The identification of chromosomal translocation, t(4;6)(q22;q15), in prostate cancer

Shan, L., Ambroisine, L., Clark, J., Yáñez-Muñoz, R. J., Fisher, G., Kudahetti, S. C., Yang, J., Kia, S., Mao, X., Fletcher, A., Flohr, P., Edwards, S., Attard, G., De-Bono, J., Young, B. D., Foster, C. S., Reuter, V., Moller, H., Oliver, T. D., Berney, D. M., Scardino, P., Cuzick, J., Cooper, C. S. ORCID: https://orcid.org/0000-0003-2013-8042 and Lu, Y. J. (2010) The identification of chromosomal translocation, t(4;6)(q22;q15), in prostate cancer. Prostate Cancer and Prostatic Diseases, 13 (2). pp. 117-125. ISSN 1365-7852

Full text not available from this repository. (Request a copy)

Abstract

Our previous work identified a chromosomal translocation t(4;6) in prostate cancer cell lines and primary tumors. Using probes located on 4q22 and 6q15, the breakpoints identified in LNCaP cells, we performed fluorescence in situ hybridization analysis to detect this translocation in a large series of clinical localized prostate cancer samples treated conservatively. We found that t(4;6)(q22;q15) occurred in 78 of 667 cases (11.7%). The t(4;6)(q22;q15) was not independently associated with patient outcome. However, it occurs more frequently in high clinical T stage, high tumor volume specimens and in those with high baseline PSA (P=0.001, 0.001 and 0.01, respectively). The t(4;6)(q22;q15) occurred more frequently in samples with two or more TMPRSS2:ERG fusion genes caused by internal deletion than in samples without these genomic alterations, but this correlation is not statistically significant (P=0.0628). The potential role of this translocation in the development of human prostate cancer is discussed.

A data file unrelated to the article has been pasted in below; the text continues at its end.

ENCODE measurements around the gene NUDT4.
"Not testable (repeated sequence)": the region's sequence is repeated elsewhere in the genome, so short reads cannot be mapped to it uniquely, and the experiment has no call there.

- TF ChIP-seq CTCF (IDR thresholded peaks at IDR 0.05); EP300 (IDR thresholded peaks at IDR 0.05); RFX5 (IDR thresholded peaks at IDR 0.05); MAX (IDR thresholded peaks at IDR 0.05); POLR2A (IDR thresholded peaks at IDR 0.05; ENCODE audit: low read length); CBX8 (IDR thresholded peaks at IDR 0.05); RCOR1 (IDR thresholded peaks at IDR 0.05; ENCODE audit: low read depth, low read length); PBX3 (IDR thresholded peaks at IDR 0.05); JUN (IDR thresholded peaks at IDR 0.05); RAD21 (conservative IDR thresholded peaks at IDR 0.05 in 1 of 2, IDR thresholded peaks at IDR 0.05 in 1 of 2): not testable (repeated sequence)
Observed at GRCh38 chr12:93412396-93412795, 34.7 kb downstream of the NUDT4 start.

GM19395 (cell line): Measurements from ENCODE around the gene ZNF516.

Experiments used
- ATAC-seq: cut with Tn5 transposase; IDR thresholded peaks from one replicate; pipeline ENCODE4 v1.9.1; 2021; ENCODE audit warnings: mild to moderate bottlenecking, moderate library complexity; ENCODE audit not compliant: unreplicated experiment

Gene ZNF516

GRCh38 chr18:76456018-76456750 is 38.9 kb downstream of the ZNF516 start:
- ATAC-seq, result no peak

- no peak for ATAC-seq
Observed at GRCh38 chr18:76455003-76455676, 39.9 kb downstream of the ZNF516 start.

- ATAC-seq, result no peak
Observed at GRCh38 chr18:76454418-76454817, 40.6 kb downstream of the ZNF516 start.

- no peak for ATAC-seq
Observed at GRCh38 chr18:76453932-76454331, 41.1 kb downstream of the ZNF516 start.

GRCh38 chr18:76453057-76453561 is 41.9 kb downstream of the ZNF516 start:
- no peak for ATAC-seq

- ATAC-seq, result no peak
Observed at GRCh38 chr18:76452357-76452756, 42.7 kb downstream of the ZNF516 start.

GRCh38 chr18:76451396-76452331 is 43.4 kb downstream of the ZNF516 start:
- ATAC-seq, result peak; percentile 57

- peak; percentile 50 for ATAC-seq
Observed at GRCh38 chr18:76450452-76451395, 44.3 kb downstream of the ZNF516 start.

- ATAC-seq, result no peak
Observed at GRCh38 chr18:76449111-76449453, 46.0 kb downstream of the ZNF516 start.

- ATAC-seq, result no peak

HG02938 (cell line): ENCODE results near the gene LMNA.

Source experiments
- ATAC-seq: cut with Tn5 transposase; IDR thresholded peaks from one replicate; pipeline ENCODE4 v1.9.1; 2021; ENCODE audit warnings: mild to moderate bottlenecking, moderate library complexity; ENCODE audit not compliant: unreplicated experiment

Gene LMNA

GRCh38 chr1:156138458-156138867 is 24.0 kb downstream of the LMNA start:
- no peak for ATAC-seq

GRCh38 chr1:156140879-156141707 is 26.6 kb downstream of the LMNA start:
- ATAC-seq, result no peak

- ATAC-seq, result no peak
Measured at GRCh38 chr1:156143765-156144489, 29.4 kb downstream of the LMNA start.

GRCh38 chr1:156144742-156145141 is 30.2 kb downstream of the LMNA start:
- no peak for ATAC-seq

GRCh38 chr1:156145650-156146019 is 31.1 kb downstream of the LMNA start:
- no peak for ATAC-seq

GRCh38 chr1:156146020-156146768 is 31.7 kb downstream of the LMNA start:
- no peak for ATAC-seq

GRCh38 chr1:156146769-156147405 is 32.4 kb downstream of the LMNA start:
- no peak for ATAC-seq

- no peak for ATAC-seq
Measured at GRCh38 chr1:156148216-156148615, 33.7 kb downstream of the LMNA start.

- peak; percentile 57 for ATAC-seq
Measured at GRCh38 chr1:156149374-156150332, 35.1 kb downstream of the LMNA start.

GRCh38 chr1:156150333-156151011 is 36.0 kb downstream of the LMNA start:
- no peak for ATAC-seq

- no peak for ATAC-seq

Item Type: Article
Additional Information: Funding Information: We thank Olabisi Onilude, Yongwei Yu and Andrew Clear for technical assistance. This work was funded by Orchid Cancer Appeal, Cancer Research UK, Prostate Research Campaign UK, the NCRI Prostate Cancer Collaborative, The Prostate Cancer Charity, The Rosetree Trust and the Grand Charity of Freemasons.
Uncontrolled Keywords: chromosome translocation,genomic instability,prognosis,oncology,urology,cancer research,sdg 3 - good health and well-being ,/dk/atira/pure/subjectarea/asjc/2700/2730
Faculty \ School: Faculty of Medicine and Health Sciences > Norwich Medical School
Related URLs:
Depositing User: LivePure Connector
Date Deposited: 18 Jul 2022 12:30
Last Modified: 25 Sep 2022 03:18
URI: https://ueaeprints.uea.ac.uk/id/eprint/86455
DOI: 10.1038/pcan.2010.2

Actions (login required)

View Item View Item